What is exactly meant by water quality? It can be identified as a measure of the suitability of water for a particular use based on selected physical, chemical, and biological characteristics. More specifically, water quality is measured against federally passed water quality standards to access its overall safety before reaching the drinking populace. To determine water quality, scientists first measure and analyze characteristics of the water such as temperature, dissolved mineral content, and number of bacteria. Selected characteristics are then compared to said numeric standards and guidelines to decide if the water is suitable for a particular use. Different uses raise different concerns and hence different standards are considered. Natural water bodies will vary in response to environmental conditions. Environmental scientists are working to understand the functioning of these systems, which determines sources and fates of contaminants. Environmental lawyers and policy makers are working to define water laws that designate the fore mentioned uses and natural conditions. The vast majority of surface water on the planet is neither potable nor toxic. This remains true even if sea water in the oceans is not counted. Another general perception of water quality is that of a simple property that tells whether water is polluted or not. In fact, water quality is a very complex subject, in part because water is a complex medium intrinsically tied to the ecology of the Earth. Industrial pollution is a major cause of water pollution, as well as runoff from agricultural areas, urban storm water runoff and discharge of untreated sewage. Aside from the definitions about what water quality actually means, the only way water is determined if it is safe for public consumption is put it through scientific testing. To identify the substances present in a stream or lake, scientists collect samples of the water, of living organisms, and of suspended and bottom sediments. Technicians then analyze these samples in a laboratory with specialized instruments and procedures. Certain measurements such as temperature, dissolved oxygen, turbidity and conductivity can be taken in the field with portable equipment. As the use of technology heightens the quantative analysis of water we will surely improve the drinking water quality. At the same time such discoveries will also reveal new problems and pollutions within our water that will demand new water quality standards and treatment methods to continuously produce a successful drinking water for the population of the world. In the future, water quality will continue to be an enormous issue, partly because of the tremendous growth of the population and urban expansion and development. All this growth puts great stress on the natural water resources, and, if we are not diligent, the quality of our waters will suffer.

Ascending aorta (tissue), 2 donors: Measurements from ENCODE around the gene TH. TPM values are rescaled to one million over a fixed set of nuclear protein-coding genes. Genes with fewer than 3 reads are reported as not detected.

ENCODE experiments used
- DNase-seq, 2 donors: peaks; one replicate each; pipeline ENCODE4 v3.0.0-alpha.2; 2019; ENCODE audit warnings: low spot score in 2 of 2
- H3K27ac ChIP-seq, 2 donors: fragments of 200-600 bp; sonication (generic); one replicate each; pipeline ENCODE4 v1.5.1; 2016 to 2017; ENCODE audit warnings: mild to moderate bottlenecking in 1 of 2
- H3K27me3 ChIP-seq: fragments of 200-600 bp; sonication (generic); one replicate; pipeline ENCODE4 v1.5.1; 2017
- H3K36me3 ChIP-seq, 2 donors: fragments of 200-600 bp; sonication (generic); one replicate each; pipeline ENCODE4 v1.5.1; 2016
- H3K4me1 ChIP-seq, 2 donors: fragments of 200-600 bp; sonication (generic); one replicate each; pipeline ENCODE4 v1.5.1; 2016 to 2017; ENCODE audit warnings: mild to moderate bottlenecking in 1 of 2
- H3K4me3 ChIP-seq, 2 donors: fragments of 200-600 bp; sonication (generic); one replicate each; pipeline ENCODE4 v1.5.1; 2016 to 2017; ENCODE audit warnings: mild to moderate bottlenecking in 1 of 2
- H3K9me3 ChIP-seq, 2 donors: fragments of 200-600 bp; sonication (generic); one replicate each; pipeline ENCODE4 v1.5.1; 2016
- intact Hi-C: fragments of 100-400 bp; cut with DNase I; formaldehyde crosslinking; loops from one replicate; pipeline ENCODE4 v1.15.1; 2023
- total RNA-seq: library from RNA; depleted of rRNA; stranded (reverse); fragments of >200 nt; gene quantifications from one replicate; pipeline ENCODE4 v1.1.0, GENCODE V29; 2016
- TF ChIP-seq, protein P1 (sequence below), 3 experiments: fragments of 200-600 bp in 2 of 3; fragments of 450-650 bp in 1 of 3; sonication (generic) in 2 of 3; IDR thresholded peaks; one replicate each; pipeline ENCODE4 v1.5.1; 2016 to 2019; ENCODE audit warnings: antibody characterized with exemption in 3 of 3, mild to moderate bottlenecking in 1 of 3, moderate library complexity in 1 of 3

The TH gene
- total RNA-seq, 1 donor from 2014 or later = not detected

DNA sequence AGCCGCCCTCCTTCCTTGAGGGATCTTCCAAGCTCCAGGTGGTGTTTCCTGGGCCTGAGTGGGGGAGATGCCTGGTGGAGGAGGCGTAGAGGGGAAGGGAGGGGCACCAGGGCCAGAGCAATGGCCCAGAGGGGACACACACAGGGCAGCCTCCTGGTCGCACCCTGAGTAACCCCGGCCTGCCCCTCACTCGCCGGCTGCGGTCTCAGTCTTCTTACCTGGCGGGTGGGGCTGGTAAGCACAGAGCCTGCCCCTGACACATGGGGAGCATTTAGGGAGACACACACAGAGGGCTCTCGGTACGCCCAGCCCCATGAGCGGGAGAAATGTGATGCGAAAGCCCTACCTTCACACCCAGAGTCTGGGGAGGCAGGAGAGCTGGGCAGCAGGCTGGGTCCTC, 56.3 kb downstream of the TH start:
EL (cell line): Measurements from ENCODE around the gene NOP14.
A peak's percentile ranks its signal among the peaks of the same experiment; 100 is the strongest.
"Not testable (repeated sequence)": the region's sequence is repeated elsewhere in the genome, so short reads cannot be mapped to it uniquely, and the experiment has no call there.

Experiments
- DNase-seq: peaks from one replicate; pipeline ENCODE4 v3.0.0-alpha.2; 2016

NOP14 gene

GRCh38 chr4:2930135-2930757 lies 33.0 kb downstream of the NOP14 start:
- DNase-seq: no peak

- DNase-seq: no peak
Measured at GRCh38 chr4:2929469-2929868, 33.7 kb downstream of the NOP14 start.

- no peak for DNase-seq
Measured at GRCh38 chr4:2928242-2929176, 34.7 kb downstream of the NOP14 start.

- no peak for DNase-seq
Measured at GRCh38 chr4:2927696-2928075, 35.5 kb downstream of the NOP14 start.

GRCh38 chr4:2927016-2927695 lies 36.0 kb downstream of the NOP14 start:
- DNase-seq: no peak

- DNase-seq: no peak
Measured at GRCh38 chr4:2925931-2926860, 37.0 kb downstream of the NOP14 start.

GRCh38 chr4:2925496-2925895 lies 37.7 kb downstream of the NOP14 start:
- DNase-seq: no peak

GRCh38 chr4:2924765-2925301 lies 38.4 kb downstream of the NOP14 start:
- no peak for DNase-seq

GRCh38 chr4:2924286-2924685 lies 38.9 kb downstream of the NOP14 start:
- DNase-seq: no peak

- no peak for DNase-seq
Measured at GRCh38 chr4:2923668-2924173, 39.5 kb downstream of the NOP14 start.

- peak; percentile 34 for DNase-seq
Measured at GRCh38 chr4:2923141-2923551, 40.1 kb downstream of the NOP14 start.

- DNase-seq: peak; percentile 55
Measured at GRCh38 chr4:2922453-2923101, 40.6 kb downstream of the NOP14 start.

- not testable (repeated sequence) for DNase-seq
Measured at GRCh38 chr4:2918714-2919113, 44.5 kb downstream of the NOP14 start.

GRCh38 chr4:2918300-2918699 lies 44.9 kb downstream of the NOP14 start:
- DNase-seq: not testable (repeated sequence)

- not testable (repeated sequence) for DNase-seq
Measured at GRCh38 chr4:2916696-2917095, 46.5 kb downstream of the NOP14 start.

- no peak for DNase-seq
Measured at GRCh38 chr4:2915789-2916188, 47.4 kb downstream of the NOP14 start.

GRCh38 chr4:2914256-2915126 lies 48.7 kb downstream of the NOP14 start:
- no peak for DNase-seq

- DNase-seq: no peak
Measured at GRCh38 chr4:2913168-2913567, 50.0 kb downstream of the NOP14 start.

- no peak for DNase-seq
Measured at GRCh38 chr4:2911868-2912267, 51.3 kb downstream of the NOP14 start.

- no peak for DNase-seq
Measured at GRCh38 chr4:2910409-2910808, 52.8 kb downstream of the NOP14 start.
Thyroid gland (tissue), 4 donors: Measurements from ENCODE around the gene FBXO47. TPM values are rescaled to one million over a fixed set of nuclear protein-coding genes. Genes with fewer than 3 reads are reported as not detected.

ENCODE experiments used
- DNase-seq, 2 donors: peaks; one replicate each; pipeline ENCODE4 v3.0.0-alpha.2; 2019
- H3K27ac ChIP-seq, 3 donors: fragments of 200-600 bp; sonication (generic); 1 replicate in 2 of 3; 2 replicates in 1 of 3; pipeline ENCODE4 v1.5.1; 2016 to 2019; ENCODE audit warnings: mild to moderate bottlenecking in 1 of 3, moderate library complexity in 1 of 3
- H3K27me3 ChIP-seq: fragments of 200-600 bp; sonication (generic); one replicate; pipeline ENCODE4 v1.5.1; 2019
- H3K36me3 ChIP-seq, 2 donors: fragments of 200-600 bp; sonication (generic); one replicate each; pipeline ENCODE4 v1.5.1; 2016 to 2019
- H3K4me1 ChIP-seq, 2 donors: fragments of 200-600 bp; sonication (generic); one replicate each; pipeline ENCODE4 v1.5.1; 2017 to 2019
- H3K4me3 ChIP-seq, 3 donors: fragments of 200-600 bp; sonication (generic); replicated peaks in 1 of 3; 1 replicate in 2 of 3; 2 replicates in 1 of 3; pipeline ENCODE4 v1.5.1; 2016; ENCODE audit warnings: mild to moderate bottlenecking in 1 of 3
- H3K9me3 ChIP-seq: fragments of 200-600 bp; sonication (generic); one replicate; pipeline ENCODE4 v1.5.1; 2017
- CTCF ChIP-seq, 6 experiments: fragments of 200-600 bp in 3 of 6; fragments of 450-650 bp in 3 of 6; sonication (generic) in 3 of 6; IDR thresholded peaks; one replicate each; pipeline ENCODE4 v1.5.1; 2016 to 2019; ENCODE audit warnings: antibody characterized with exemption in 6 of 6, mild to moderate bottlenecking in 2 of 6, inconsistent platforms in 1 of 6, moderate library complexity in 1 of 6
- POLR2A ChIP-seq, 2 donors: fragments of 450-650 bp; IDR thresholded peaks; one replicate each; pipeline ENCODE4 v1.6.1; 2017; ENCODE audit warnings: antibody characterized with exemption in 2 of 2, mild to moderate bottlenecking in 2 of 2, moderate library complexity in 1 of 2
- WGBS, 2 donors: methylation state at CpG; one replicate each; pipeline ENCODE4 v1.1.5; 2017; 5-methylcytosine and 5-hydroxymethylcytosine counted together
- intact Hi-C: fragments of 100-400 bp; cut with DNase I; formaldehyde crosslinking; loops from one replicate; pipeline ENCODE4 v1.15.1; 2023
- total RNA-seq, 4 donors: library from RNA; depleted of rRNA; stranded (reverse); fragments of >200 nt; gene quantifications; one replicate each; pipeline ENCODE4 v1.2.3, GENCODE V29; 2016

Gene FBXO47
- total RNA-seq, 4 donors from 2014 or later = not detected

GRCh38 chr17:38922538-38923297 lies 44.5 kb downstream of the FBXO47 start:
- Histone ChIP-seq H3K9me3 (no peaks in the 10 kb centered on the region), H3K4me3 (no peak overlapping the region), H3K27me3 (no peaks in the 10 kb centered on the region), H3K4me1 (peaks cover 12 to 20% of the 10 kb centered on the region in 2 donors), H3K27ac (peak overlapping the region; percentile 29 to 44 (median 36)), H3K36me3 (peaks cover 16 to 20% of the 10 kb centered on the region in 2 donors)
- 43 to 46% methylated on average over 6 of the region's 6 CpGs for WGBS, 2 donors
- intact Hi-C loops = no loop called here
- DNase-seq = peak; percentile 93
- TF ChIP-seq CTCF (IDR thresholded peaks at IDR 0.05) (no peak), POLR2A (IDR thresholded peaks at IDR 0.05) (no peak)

Water makes up more than half of our body weight, and a person can't survive for more than a few days without it. Why? Our body has lots of important jobs and it needs water to do many of them. For instance, our blood, which contains a lot of water, carries oxygen to all the cells of the body. Without oxygen, those tiny cells would die and the body would stop working. Body uses water in all its cells, organs, and tissues to help regulate its temperature and maintain other bodily functions. Because your body loses water through breathing, sweating, and digestion, it's important to rehydrate by drinking fluids and eating foods that contain water. The amount of water we need depends on a variety of factors, including the climate we live in, how physically active we are, and whether we're experiencing an illness or have any other health problems. Water protects your tissues, spinal cord and joints acting as a cushion. It also helps body remove waste. Increasing our fluid intake will cure constipation. It helps in digestion and prevents body from getting dehydrated. We can help our body by drinking when we're thirsty and drinking extra water when we exercise and when it's warm out. If so, our body will be able to do all of its wonderful jobs and we'll feel great!